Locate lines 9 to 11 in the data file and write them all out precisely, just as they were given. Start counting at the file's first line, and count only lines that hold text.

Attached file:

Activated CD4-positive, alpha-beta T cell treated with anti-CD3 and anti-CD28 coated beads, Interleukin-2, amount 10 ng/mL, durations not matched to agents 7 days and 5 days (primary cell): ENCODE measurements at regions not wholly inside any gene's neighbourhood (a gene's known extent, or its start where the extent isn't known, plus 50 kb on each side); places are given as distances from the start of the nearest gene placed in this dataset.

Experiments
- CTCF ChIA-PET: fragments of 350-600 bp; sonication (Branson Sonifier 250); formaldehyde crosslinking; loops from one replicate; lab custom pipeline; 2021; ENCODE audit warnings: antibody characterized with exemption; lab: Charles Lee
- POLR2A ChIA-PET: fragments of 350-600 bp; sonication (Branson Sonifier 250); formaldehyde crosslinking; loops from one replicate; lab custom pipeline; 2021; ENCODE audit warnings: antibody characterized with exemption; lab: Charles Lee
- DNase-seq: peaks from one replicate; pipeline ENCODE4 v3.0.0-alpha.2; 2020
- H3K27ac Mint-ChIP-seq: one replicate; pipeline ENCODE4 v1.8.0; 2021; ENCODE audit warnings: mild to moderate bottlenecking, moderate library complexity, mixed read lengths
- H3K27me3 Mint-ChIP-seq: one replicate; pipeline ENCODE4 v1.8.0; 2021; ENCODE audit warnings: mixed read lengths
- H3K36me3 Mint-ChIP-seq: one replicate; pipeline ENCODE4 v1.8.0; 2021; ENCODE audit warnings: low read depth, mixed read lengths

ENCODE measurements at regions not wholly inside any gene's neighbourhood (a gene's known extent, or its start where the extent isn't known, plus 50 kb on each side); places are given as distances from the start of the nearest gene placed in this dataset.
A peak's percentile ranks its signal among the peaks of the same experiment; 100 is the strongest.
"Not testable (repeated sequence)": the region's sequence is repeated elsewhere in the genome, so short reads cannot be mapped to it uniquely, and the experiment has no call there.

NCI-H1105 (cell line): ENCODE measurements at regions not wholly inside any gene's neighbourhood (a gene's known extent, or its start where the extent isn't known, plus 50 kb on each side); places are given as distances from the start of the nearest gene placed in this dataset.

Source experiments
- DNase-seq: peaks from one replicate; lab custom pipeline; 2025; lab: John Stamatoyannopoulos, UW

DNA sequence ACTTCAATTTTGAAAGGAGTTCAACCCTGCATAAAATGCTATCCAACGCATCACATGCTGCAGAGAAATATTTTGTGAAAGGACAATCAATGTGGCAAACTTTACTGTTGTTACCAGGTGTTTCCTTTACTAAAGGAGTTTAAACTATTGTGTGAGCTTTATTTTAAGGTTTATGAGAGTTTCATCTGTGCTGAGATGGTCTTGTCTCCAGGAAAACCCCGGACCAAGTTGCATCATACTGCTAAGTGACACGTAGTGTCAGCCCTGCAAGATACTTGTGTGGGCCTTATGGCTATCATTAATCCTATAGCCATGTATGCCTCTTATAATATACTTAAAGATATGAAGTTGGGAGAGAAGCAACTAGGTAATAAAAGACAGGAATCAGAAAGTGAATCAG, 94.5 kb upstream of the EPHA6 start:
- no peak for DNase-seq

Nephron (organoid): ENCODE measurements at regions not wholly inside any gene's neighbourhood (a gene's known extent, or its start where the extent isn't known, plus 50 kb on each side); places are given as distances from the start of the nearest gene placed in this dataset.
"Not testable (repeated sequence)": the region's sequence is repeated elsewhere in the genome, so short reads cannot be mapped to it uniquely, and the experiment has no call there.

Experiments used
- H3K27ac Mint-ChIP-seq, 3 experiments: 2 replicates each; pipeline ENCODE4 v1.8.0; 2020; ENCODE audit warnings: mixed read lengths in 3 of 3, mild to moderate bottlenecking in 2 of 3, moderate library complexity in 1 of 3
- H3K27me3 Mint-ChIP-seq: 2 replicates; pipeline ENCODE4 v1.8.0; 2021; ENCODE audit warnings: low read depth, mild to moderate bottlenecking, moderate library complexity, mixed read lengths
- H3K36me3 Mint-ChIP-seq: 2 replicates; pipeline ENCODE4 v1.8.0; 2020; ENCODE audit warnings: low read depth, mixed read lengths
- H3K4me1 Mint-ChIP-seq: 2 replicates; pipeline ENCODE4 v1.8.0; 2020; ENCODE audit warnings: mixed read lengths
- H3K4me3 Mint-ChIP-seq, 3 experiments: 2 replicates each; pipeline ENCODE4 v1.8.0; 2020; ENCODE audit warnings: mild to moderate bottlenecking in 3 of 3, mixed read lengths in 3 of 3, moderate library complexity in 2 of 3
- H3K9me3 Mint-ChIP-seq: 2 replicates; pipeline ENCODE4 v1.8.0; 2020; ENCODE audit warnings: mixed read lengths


ENCODE measurements at regions not wholly inside any gene's neighbourhood (a gene's known extent, or its start where the extent isn't known, plus 50 kb on each side); places are given as distances from the start of the nearest gene placed in this dataset.
A peak's percentile ranks its signal among the peaks of the same experiment; 100 is the strongest.
"Not testable (repeated sequence)": the region's sequence is repeated elsewhere in the genome, so short reads cannot be mapped to it uniquely, and the experiment has no call there.